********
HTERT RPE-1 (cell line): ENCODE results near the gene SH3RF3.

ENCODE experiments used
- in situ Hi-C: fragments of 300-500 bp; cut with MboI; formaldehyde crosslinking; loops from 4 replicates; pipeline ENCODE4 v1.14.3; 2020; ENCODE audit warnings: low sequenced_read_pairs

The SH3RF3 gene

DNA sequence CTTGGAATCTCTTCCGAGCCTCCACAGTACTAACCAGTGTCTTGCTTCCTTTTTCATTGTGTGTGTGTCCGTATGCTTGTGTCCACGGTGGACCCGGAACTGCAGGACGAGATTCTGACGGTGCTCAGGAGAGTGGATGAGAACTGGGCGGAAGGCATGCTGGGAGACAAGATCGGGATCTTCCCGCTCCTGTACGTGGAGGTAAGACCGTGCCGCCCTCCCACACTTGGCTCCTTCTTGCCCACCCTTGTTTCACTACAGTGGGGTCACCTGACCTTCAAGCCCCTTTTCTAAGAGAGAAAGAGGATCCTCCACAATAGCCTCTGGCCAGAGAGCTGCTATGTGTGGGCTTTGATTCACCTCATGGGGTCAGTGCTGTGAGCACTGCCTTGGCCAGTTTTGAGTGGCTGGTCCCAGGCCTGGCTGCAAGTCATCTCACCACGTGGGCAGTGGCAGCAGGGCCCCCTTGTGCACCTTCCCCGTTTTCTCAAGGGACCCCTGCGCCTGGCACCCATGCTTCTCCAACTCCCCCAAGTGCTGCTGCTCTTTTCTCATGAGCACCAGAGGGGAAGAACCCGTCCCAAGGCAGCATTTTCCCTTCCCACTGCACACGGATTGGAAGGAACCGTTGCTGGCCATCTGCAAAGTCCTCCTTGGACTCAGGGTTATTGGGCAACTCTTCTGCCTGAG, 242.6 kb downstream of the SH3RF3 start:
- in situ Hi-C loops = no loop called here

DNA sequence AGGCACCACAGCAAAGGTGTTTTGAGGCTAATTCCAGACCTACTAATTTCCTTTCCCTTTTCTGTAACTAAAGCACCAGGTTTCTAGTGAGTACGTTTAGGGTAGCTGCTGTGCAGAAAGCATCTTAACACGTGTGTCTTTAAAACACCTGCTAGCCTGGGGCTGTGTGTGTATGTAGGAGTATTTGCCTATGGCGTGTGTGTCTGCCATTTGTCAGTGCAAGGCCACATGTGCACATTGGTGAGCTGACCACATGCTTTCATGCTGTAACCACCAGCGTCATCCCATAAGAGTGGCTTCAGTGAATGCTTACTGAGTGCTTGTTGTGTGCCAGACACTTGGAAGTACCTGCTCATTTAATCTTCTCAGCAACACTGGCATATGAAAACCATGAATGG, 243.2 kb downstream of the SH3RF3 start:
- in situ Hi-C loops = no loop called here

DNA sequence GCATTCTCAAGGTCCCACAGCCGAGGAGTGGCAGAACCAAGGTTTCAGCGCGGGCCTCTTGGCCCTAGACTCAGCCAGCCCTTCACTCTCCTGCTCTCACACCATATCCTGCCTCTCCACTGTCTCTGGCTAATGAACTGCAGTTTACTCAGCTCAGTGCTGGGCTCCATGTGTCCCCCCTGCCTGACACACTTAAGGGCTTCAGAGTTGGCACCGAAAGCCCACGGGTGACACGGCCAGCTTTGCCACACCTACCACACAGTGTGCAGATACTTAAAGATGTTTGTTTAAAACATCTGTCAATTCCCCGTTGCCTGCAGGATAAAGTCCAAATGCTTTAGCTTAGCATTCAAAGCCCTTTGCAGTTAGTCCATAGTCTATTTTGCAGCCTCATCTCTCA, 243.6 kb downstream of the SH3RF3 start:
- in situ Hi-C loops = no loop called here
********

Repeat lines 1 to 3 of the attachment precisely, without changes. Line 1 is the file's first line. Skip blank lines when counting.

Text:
HTERT RPE-1 (cell line): ENCODE results near the gene SH3RF3.

ENCODE experiments used
- in situ Hi-C: fragments of 300-500 bp; cut with MboI; formaldehyde crosslinking; loops from 4 replicates; pipeline ENCODE4 v1.14.3; 2020; ENCODE audit warnings: low sequenced_read_pairs